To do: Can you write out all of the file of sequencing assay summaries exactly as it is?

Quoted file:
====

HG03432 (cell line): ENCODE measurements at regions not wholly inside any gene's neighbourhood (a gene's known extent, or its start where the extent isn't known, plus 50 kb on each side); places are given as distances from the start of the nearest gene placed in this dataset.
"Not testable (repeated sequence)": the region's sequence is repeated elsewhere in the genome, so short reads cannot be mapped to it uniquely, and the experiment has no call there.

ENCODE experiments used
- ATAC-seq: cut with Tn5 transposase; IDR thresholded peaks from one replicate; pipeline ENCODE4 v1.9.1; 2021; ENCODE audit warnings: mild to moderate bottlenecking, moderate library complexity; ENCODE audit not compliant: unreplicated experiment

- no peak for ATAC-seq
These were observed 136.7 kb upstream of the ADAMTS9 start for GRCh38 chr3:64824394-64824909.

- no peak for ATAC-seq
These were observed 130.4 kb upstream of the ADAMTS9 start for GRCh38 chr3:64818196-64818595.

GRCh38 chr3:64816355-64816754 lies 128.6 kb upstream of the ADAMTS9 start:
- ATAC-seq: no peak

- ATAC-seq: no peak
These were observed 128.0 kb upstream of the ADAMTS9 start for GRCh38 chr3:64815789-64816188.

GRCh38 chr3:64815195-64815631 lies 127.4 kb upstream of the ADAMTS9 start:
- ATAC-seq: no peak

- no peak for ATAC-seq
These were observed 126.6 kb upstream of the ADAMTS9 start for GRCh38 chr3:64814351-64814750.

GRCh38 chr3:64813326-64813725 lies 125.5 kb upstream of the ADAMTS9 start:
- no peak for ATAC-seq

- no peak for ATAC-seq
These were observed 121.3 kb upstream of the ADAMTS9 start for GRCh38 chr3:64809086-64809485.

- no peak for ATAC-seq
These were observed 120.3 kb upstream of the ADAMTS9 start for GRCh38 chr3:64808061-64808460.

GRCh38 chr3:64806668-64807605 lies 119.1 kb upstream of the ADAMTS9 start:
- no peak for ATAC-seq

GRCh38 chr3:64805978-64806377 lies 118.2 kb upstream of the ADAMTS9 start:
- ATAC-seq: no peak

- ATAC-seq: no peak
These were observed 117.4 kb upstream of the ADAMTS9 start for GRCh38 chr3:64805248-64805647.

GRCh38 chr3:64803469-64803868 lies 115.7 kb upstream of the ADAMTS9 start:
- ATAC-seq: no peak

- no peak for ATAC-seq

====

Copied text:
HG03432 (cell line): ENCODE measurements at regions not wholly inside any gene's neighbourhood (a gene's known extent, or its start where the extent isn't known, plus 50 kb on each side); places are given as distances from the start of the nearest gene placed in this dataset.
"Not testable (repeated sequence)": the region's sequence is repeated elsewhere in the genome, so short reads cannot be mapped to it uniquely, and the experiment has no call there.

ENCODE experiments used
- ATAC-seq: cut with Tn5 transposase; IDR thresholded peaks from one replicate; pipeline ENCODE4 v1.9.1; 2021; ENCODE audit warnings: mild to moderate bottlenecking, moderate library complexity; ENCODE audit not compliant: unreplicated experiment

- no peak for ATAC-seq
These were observed 136.7 kb upstream of the ADAMTS9 start for GRCh38 chr3:64824394-64824909.

- no peak for ATAC-seq
These were observed 130.4 kb upstream of the ADAMTS9 start for GRCh38 chr3:64818196-64818595.

GRCh38 chr3:64816355-64816754 lies 128.6 kb upstream of the ADAMTS9 start:
- ATAC-seq: no peak

- ATAC-seq: no peak
These were observed 128.0 kb upstream of the ADAMTS9 start for GRCh38 chr3:64815789-64816188.

GRCh38 chr3:64815195-64815631 lies 127.4 kb upstream of the ADAMTS9 start:
- ATAC-seq: no peak

- no peak for ATAC-seq
These were observed 126.6 kb upstream of the ADAMTS9 start for GRCh38 chr3:64814351-64814750.

GRCh38 chr3:64813326-64813725 lies 125.5 kb upstream of the ADAMTS9 start:
- no peak for ATAC-seq

- no peak for ATAC-seq
These were observed 121.3 kb upstream of the ADAMTS9 start for GRCh38 chr3:64809086-64809485.

- no peak for ATAC-seq
These were observed 120.3 kb upstream of the ADAMTS9 start for GRCh38 chr3:64808061-64808460.

GRCh38 chr3:64806668-64807605 lies 119.1 kb upstream of the ADAMTS9 start:
- no peak for ATAC-seq

GRCh38 chr3:64805978-64806377 lies 118.2 kb upstream of the ADAMTS9 start:
- ATAC-seq: no peak

- ATAC-seq: no peak
These were observed 117.4 kb upstream of the ADAMTS9 start for GRCh38 chr3:64805248-64805647.

GRCh38 chr3:64803469-64803868 lies 115.7 kb upstream of the ADAMTS9 start:
- ATAC-seq: no peak

- no peak for ATAC-seq